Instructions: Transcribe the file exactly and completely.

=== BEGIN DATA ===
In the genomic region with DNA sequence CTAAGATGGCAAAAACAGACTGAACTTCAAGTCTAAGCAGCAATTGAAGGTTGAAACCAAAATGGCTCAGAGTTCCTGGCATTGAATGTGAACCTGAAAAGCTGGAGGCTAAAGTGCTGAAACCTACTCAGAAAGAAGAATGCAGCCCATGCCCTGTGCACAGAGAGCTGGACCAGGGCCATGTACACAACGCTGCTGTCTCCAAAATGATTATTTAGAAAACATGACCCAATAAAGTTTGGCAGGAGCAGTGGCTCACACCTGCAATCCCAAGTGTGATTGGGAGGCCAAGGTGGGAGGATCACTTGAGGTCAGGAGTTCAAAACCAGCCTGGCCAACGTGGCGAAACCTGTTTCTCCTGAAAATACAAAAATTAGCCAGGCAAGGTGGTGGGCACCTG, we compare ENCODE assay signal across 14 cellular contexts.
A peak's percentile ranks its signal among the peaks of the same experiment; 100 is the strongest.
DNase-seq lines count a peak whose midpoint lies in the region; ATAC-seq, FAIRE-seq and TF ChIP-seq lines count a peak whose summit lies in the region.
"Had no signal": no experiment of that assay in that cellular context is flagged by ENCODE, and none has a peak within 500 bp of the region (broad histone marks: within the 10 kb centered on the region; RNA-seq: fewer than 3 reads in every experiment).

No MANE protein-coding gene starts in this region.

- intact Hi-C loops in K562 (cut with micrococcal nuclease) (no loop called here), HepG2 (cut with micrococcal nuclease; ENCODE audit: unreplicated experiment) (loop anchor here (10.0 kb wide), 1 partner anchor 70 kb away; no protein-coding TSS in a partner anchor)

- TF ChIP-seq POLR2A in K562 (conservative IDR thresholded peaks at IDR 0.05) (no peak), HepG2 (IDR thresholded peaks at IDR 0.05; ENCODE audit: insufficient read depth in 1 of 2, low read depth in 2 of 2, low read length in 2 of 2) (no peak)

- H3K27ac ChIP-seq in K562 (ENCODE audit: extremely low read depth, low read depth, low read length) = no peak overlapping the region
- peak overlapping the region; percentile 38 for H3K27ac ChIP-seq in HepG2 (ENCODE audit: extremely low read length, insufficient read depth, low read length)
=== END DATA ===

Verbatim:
In the genomic region with DNA sequence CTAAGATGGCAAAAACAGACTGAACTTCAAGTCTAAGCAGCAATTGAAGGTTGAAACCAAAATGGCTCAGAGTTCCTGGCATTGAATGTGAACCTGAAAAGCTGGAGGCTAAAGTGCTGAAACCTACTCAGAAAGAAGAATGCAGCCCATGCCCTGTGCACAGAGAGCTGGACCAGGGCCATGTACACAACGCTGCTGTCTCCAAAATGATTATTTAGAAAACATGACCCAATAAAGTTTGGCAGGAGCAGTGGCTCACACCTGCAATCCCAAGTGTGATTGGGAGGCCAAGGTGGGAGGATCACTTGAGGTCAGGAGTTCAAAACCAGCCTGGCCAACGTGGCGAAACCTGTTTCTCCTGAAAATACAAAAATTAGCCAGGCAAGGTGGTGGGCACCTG, we compare ENCODE assay signal across 14 cellular contexts.
A peak's percentile ranks its signal among the peaks of the same experiment; 100 is the strongest.
DNase-seq lines count a peak whose midpoint lies in the region; ATAC-seq, FAIRE-seq and TF ChIP-seq lines count a peak whose summit lies in the region.
"Had no signal": no experiment of that assay in that cellular context is flagged by ENCODE, and none has a peak within 500 bp of the region (broad histone marks: within the 10 kb centered on the region; RNA-seq: fewer than 3 reads in every experiment).

No MANE protein-coding gene starts in this region.

- intact Hi-C loops in K562 (cut with micrococcal nuclease) (no loop called here), HepG2 (cut with micrococcal nuclease; ENCODE audit: unreplicated experiment) (loop anchor here (10.0 kb wide), 1 partner anchor 70 kb away; no protein-coding TSS in a partner anchor)

- TF ChIP-seq POLR2A in K562 (conservative IDR thresholded peaks at IDR 0.05) (no peak), HepG2 (IDR thresholded peaks at IDR 0.05; ENCODE audit: insufficient read depth in 1 of 2, low read depth in 2 of 2, low read length in 2 of 2) (no peak)

- H3K27ac ChIP-seq in K562 (ENCODE audit: extremely low read depth, low read depth, low read length) = no peak overlapping the region
- peak overlapping the region; percentile 38 for H3K27ac ChIP-seq in HepG2 (ENCODE audit: extremely low read length, insufficient read depth, low read length)